This video won't play here because it is an 18 and over video because it shows necropsy stuff, but it was my final Grendal 125 gr. Partition video.
     
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  16. brewer12345

    brewer12345 Member

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    I take it you would rather use SSTs or something else?

    I lean toward partitions just because they are great in 30-06, but perhaps Grendel isn't the best application.
     
  17. Double Naught Spy

    Double Naught Spy Sus Venator

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    I don't think the 125 gr. Partition is the best fit for the Grendel, but it isn't a bad fit. I have certainly tried worse hunting rounds. I hope to be trying the 100 gr. Partitions in the near future.

    I am not eating the meat, so I like a bullet that does a lot of destruction. My favorites are ...
    Hornady SST 123 gr.
    Federal Speer TNT 90 gr.
    Druid Hill Armory loaded Maker Rex 110 gr. (all copper)
    Precision Firearms loaded Berger VLD-Hunting 130 gr.

    All of these bullets tend to come apart, often very impressively. The SST is just a good, common standard. The Federal Speer TNT 90 gr. is a 'varmint' round that works very well on hogs out to 200 yards or so with a higher velocity, flatter trajectory, and often total or near total destruction of the bullet in the process. The Maker Rex bullets also come apart and create a goodly amount of havoc and are non-lead. If I have to go to a non-lead bullet, this will be my choice (at this time, anyway). The Berger VLD-Hunting 130 did NOT perform as advertised (enter, expand violently, dump all energy inside the body, not exit). Instead it tended to create large, exceptionally nasty wound channels with lots of pieces left behind and exit wounds. It was a good penetrator. What I didn't like about it was that the velocity was lower (heavier bullet) and the trajectory not as flat. When PF was making these, they were fairly expensive compared to getting Hornady or Federal Speer TNT.

    Of course, my likes or dislikes are not at the expense of somebody else's preferred bullets. It simply all depends on what sort of performance you are looking for. Quite likely if I was hunting, I would end up shooting Speer Gold Dot 120s. They are a consistent performing softpoint round with good weight retention and generally holding together well. They are also fairly inexpensive.
     
  18. brewer12345

    brewer12345 Member

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    Thanks. I tend to like bullets that hold together and retain the bulk of their weight since I am eating what I shoot. The Gold dots sound like the ticket. Maybe interlocks or interbonds as well in the 120s weight range.
     
  19. mshootnit

    mshootnit Member

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    900 ft. lbs. of energy is a noteworthy ethical standard for deer hunting with rifles, and it is a legal standard in at least one state as well. The Grendel so outfitted, holds 900 ft. lbs. to just beyond 400 yds.
    If the shooting is to be done in the field without scope adjustment then we should consider Max Point Blank Range, which for the Grendel so outfitted, is 293 yds given a generous 9" target zone.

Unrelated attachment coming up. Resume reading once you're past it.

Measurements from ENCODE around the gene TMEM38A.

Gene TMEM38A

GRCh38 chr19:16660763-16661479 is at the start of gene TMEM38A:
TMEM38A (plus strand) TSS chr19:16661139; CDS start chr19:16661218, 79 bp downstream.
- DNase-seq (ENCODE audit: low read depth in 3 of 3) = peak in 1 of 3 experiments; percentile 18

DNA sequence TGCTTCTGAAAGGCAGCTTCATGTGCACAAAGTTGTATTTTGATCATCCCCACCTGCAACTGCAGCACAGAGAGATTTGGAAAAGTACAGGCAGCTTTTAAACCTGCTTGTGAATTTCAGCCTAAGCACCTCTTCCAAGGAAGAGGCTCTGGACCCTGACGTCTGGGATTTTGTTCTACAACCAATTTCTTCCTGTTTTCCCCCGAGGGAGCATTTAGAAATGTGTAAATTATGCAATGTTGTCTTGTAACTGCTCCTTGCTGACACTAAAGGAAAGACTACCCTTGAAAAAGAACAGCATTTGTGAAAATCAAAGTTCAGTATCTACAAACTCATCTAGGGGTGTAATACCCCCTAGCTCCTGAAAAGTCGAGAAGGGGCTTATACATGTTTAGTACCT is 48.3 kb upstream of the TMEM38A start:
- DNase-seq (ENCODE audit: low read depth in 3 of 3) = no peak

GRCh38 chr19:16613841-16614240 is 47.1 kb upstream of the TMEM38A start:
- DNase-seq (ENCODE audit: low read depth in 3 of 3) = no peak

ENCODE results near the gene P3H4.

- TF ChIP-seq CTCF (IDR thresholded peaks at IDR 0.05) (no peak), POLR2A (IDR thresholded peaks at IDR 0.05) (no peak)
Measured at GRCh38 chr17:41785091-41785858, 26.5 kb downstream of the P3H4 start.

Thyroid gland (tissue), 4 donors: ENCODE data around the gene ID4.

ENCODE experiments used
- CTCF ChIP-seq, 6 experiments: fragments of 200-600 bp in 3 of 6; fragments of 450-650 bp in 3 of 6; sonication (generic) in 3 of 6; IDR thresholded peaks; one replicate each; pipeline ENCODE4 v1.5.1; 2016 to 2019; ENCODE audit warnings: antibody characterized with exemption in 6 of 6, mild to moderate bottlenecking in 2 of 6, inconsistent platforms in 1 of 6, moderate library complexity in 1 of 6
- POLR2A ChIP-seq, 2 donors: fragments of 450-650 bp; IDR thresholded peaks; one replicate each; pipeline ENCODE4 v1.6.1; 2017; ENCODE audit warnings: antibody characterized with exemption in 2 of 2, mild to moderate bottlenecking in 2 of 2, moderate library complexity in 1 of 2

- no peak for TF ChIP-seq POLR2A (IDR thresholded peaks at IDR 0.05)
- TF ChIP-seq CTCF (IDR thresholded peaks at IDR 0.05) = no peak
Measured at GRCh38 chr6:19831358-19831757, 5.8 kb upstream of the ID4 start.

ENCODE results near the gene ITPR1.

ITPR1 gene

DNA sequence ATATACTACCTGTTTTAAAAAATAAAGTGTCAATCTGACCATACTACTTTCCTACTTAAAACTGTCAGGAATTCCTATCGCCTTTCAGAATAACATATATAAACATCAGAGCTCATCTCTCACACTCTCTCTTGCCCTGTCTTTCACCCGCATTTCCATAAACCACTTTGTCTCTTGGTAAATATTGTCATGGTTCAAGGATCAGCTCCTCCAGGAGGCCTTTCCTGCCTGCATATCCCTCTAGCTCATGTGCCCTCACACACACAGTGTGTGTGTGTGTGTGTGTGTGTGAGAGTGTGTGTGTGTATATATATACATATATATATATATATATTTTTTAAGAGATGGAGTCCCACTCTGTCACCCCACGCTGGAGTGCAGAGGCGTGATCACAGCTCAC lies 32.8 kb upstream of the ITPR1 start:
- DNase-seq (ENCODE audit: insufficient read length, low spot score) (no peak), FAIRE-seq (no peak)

So is it adequate? Yes.
    With the GrendeI I would consider 300 yds to be max range for deer in general terms. I would be prepared for a follow up shot at that range. Deer do vary quite a bit in size a d presentations can vary as well, along with environmental conditions. Wind, diurnal lift etc.
    6.8 SPC holds right there with the Grendel actually having a little more energy until around 300 yds. 243 Winchester also has a little more energy at ranges where most deer are taken. I consider the Grendel/SPC/X39 to be sort of the minimum practical level for general deer hunting. The 5.56 can produce spectacular short range kills or even good kills to 275 yds with the right bullet and shot placement. For example, a stiff handloaded 60 gr. Partition out of a 22" barrel.
     
  20. Wolfshead

    Wolfshead Member

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    Very interested in this one.
    I’ve been thinking Grendel for a bit.
     
  21. brewer12345

    brewer12345 Member

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    Unfortunately this seems to be a cartridge where brass is rare as hen's teeth.
     
  22. BigBlue 94

    BigBlue 94 Member

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    I got in on grendel early and have a decent stock. But yeah, i rarely see anything grendel lately. Brownells did have some wolf classic steel case ammo a couple weeks ago.

    Not 100% sure but it might be able to be formed from X39 cases.
     
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  23. brewer12345

    brewer12345 Member

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    I think the impending end of Russian steel case imports has made brass scarce. Starline still catalogues it, so I imagine it will be around for the long term, it just may be a while before I can source brass if I go this route. Its not like I don't have a 30-06 that can reach out farther and with a lot more power if necessary. I am just thinking about the next 20 years of hunting as I get older and need to temper the recoil of my shooting and hunting after the first run in with shoulder trouble.
     
  24. HowieG

    HowieG Member

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    You served with 67th Armor?
     
  25. Steve in Allentown

    Steve in Allentown Member

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    Most affirm. Specifically 2nd Battalion during the 70s and 80s at Hood with 2AD.